Saturday, July 2, 2011

BSJ and Knitted Babes

On one of the knitting blogs I read, I learned about the "Baby Surprise Jacket" or "BSJ".  This was a new one for me.  It is a jacket you knit in one piece,  and it ends up looking like a floppy rag:

  then you sew two seams or sides together and suddenly you have a jacket. 

The original design was created in 1968 by Elizabeth Zimmermann,  a British woman who revolutionized knitting.  Sounds odd, doesn't it, knitting and revolution? She also invented a way to enlarge garments, mathematically, which is very clever:

From which the following quotation:

"Her "EPS" (Elizabeth's Percentage System) is still widely used by designers: it consists of a mathematical formula to determine how many stitches to cast on for a sweater, given that the sleeves and body are always proportionate no matter what yarn or gauge is used. Other patterns and techniques for which she is well known are the so-called "Pi Shawl," a circular shawl that is formed by regularly spaced increases based on Pi, 'i-cord' (or 'idiot cord'), and the "Baby Surprise Jacket," which is knit completely flat and then folded, origami-style, to create a nicely shaped jacket."

Since, after you start the project you can change yarns several times, you really have no idea how the end product will look.  I am assuming that,  because I  have not made one.  I am pretty much done for now with the baby jackets and wanted to try this, but in an adult size.  I found the pattern for $14.95 Incl. S&H, on line,  and this pamphlet  also includes the baby size and other kid sizes check out this great source for patterns and other needle stuff:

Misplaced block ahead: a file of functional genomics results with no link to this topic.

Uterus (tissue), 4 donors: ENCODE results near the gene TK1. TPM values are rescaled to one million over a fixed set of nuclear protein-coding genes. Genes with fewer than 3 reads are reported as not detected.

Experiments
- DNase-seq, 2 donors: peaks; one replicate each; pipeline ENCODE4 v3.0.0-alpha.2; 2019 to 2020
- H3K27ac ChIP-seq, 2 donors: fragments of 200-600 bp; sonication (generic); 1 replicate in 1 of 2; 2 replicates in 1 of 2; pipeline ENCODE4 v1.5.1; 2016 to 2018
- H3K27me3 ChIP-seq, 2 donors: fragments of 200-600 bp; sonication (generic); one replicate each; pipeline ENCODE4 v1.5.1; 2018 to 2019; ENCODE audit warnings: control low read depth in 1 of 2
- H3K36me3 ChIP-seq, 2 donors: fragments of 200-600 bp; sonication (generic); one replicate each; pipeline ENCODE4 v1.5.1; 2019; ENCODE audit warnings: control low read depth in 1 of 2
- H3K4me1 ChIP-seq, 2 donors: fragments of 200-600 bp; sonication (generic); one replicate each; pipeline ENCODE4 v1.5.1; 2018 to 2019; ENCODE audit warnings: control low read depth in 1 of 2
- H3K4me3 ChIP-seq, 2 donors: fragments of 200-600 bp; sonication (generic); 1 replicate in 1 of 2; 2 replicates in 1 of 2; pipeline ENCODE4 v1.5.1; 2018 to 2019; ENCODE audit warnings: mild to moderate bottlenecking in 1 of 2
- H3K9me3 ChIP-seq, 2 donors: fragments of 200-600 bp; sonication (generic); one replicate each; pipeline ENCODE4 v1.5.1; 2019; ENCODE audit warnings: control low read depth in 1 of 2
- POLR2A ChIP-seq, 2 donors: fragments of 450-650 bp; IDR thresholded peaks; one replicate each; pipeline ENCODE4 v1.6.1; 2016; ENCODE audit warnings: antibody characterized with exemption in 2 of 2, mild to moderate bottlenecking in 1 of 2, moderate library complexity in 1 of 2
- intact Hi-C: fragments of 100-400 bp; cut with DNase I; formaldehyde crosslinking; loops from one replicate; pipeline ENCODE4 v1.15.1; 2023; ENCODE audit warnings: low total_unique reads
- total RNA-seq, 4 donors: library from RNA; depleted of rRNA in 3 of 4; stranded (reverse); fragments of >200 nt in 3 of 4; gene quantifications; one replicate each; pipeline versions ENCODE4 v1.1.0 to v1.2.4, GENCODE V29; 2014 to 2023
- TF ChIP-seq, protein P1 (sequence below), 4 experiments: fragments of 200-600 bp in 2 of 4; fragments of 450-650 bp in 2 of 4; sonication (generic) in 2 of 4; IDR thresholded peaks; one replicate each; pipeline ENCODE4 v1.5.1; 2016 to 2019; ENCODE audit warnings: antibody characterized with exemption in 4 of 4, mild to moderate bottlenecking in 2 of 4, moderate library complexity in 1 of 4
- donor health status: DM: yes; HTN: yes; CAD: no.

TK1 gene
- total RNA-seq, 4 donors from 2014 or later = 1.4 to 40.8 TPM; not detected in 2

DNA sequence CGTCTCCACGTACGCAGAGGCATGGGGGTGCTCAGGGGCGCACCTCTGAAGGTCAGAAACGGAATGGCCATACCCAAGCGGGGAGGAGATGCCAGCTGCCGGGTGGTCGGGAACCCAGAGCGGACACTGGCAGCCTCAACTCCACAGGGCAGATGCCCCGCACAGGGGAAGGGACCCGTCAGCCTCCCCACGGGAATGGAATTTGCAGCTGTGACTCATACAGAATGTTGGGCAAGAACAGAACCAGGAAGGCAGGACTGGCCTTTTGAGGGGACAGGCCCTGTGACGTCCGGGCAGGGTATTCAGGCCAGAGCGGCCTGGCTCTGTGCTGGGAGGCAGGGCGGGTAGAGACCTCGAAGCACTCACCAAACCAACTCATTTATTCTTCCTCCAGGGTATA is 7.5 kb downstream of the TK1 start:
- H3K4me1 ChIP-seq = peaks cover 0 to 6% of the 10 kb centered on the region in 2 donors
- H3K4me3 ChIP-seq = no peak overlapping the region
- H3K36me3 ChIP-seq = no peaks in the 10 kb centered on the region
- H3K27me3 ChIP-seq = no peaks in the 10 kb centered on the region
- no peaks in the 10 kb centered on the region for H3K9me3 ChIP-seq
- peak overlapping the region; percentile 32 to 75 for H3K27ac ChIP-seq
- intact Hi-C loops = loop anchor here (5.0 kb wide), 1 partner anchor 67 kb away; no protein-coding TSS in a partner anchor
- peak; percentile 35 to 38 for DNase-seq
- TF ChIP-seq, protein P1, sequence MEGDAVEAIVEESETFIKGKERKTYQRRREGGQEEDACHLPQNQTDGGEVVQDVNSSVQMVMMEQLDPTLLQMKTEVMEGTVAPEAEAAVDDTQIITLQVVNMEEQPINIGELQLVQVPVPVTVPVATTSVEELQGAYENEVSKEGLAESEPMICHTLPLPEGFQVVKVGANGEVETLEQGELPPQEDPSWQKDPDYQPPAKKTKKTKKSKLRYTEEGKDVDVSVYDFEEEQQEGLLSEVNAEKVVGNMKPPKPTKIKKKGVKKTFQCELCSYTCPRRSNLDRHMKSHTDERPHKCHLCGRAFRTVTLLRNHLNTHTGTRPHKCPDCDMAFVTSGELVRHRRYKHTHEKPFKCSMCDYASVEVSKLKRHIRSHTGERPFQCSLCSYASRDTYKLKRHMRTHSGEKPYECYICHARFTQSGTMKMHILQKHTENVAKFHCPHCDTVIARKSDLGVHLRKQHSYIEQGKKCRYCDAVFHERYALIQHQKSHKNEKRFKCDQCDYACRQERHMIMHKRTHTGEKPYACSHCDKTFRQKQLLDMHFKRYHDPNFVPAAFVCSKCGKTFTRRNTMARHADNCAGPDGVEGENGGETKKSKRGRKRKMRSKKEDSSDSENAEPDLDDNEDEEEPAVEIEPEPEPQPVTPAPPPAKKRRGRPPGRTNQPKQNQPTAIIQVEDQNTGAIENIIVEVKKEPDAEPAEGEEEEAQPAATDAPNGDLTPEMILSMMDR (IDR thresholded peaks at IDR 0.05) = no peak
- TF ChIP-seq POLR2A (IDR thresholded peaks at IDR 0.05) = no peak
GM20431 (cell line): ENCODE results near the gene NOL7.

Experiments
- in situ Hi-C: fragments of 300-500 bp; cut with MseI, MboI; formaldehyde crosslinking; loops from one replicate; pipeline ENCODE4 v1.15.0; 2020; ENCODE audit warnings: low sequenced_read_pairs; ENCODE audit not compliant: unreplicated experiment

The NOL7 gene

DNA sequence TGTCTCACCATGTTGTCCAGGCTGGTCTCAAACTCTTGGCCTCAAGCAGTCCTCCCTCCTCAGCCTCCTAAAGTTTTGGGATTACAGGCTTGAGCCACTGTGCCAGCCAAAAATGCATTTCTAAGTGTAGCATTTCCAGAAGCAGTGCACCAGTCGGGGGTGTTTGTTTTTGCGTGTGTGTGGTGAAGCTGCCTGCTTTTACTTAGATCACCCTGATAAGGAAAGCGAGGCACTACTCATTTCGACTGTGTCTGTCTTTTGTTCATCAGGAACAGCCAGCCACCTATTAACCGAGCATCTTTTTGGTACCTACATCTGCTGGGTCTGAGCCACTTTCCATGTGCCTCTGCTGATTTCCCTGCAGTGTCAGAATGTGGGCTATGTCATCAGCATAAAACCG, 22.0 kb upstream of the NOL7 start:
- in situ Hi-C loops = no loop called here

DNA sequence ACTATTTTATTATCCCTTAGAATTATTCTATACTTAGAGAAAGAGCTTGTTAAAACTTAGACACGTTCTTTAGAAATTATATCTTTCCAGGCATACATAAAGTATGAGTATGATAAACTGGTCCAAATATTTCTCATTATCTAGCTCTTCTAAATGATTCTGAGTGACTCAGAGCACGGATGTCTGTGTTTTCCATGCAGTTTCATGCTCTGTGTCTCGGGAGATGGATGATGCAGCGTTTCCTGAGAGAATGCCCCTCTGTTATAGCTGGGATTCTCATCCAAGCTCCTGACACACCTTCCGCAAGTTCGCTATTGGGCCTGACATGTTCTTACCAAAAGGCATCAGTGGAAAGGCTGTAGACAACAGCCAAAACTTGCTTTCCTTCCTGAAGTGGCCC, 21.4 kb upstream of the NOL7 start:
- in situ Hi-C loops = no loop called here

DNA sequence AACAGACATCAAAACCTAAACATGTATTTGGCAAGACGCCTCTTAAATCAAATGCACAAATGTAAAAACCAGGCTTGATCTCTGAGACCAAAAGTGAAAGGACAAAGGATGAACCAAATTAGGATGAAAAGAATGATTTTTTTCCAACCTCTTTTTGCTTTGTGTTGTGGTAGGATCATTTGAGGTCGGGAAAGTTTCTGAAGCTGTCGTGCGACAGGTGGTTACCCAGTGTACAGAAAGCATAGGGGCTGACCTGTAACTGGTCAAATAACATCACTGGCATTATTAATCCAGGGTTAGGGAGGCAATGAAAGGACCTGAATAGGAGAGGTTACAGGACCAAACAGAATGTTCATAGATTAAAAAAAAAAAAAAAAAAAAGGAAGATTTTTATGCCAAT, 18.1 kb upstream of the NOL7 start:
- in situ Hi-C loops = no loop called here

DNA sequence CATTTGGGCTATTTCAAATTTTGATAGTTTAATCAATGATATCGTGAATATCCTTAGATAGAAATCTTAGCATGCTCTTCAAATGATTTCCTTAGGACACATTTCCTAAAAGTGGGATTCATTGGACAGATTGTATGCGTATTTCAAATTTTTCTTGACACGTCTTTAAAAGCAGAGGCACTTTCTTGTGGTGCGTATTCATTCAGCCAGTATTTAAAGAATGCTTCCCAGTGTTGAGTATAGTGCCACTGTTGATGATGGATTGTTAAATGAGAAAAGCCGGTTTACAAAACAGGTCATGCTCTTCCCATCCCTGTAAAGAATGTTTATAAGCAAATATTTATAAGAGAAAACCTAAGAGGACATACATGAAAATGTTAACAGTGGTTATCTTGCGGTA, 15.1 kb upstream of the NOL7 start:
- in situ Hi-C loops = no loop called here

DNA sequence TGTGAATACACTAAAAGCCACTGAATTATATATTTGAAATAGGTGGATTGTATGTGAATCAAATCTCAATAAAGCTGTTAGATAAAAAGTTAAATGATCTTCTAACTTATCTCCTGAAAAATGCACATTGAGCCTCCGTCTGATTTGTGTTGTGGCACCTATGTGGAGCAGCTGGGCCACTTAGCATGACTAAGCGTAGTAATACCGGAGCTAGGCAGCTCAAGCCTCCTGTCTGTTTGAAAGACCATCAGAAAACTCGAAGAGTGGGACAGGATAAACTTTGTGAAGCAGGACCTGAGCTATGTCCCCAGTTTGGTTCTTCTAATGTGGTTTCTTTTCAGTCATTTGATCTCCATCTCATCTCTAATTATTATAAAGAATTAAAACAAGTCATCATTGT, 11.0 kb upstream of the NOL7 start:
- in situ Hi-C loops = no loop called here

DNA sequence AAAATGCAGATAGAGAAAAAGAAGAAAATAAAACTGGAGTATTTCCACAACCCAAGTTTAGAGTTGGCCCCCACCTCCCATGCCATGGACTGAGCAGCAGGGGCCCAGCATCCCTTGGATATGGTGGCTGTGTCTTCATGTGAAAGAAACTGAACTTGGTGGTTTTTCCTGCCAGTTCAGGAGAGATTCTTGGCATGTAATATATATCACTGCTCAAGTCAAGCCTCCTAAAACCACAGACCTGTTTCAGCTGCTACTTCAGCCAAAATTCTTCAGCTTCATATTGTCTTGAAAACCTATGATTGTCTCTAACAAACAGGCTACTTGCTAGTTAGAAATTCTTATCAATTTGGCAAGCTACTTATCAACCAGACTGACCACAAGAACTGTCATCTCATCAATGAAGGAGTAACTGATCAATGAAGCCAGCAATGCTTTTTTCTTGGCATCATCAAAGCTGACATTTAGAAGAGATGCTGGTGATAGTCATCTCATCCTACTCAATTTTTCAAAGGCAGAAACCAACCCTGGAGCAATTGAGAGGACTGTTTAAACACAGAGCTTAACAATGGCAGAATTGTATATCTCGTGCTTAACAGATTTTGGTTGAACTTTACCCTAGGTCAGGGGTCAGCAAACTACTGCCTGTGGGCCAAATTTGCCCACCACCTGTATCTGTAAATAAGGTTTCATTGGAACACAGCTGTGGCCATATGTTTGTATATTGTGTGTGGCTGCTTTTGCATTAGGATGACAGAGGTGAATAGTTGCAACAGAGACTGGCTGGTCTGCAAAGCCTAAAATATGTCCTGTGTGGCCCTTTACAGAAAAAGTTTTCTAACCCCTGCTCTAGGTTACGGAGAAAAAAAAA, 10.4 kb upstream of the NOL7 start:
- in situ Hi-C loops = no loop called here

just scroll down the page a bit until you see this pamphlet and then click on the abcsj link

Another project I am working on is knitting a doll.  From Amazon I recently ordered this book:

it is inexpensive as well, about $12 I believe,  and also available, really cheaply, used.  These dolls are so cute.  They basically have a big head, smaller body and stringy arms and legs.  They are finished quickly.  Then you can give them hair, clothes, etc., to create their personalities.

Another blogspotter here ,   has a lot of finished dolls and toys, really impressive!

Here is my WIP:  got a long way to go.  I found this wonderful thick, wavy colorful yarn which I thought was perfect for the hair.  The undies are from the book.  I like to put the face on last, after the doll is fully dressed.  I don't know why. Perhaps "clothes make the woman"?

~ Tranquility and Tolerance ~

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